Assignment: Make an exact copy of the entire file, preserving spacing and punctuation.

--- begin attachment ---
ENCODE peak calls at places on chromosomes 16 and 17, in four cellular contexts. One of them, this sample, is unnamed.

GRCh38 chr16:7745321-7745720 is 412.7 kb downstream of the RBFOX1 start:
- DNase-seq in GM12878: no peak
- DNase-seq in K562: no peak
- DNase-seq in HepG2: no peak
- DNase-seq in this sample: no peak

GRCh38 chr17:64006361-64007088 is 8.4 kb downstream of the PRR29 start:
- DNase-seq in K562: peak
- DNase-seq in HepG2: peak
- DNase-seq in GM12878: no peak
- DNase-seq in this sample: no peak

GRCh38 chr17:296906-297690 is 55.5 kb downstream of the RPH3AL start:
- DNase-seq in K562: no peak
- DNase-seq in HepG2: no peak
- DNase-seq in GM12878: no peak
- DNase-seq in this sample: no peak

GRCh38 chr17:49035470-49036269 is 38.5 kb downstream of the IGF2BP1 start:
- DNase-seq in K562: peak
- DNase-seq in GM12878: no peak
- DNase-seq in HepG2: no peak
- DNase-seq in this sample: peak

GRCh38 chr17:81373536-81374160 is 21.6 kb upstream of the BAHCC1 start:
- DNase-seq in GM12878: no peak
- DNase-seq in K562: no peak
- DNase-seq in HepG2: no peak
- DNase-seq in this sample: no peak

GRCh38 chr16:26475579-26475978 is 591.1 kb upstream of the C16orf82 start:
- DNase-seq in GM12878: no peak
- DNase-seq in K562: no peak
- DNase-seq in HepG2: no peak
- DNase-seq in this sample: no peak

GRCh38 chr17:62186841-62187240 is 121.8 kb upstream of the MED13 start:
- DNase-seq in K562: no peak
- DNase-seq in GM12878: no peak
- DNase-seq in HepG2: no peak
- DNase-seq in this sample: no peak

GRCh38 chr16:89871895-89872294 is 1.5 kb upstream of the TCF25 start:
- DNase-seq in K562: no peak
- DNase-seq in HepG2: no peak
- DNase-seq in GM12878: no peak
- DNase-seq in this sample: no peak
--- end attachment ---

ENCODE peak calls at places on chromosomes 16 and 17, in four cellular contexts. One of them, this sample, is unnamed.

GRCh38 chr16:7745321-7745720 is 412.7 kb downstream of the RBFOX1 start:
- DNase-seq in GM12878: no peak
- DNase-seq in K562: no peak
- DNase-seq in HepG2: no peak
- DNase-seq in this sample: no peak

GRCh38 chr17:64006361-64007088 is 8.4 kb downstream of the PRR29 start:
- DNase-seq in K562: peak
- DNase-seq in HepG2: peak
- DNase-seq in GM12878: no peak
- DNase-seq in this sample: no peak

GRCh38 chr17:296906-297690 is 55.5 kb downstream of the RPH3AL start:
- DNase-seq in K562: no peak
- DNase-seq in HepG2: no peak
- DNase-seq in GM12878: no peak
- DNase-seq in this sample: no peak

GRCh38 chr17:49035470-49036269 is 38.5 kb downstream of the IGF2BP1 start:
- DNase-seq in K562: peak
- DNase-seq in GM12878: no peak
- DNase-seq in HepG2: no peak
- DNase-seq in this sample: peak

GRCh38 chr17:81373536-81374160 is 21.6 kb upstream of the BAHCC1 start:
- DNase-seq in GM12878: no peak
- DNase-seq in K562: no peak
- DNase-seq in HepG2: no peak
- DNase-seq in this sample: no peak

GRCh38 chr16:26475579-26475978 is 591.1 kb upstream of the C16orf82 start:
- DNase-seq in GM12878: no peak
- DNase-seq in K562: no peak
- DNase-seq in HepG2: no peak
- DNase-seq in this sample: no peak

GRCh38 chr17:62186841-62187240 is 121.8 kb upstream of the MED13 start:
- DNase-seq in K562: no peak
- DNase-seq in GM12878: no peak
- DNase-seq in HepG2: no peak
- DNase-seq in this sample: no peak

GRCh38 chr16:89871895-89872294 is 1.5 kb upstream of the TCF25 start:
- DNase-seq in K562: no peak
- DNase-seq in HepG2: no peak
- DNase-seq in GM12878: no peak
- DNase-seq in this sample: no peak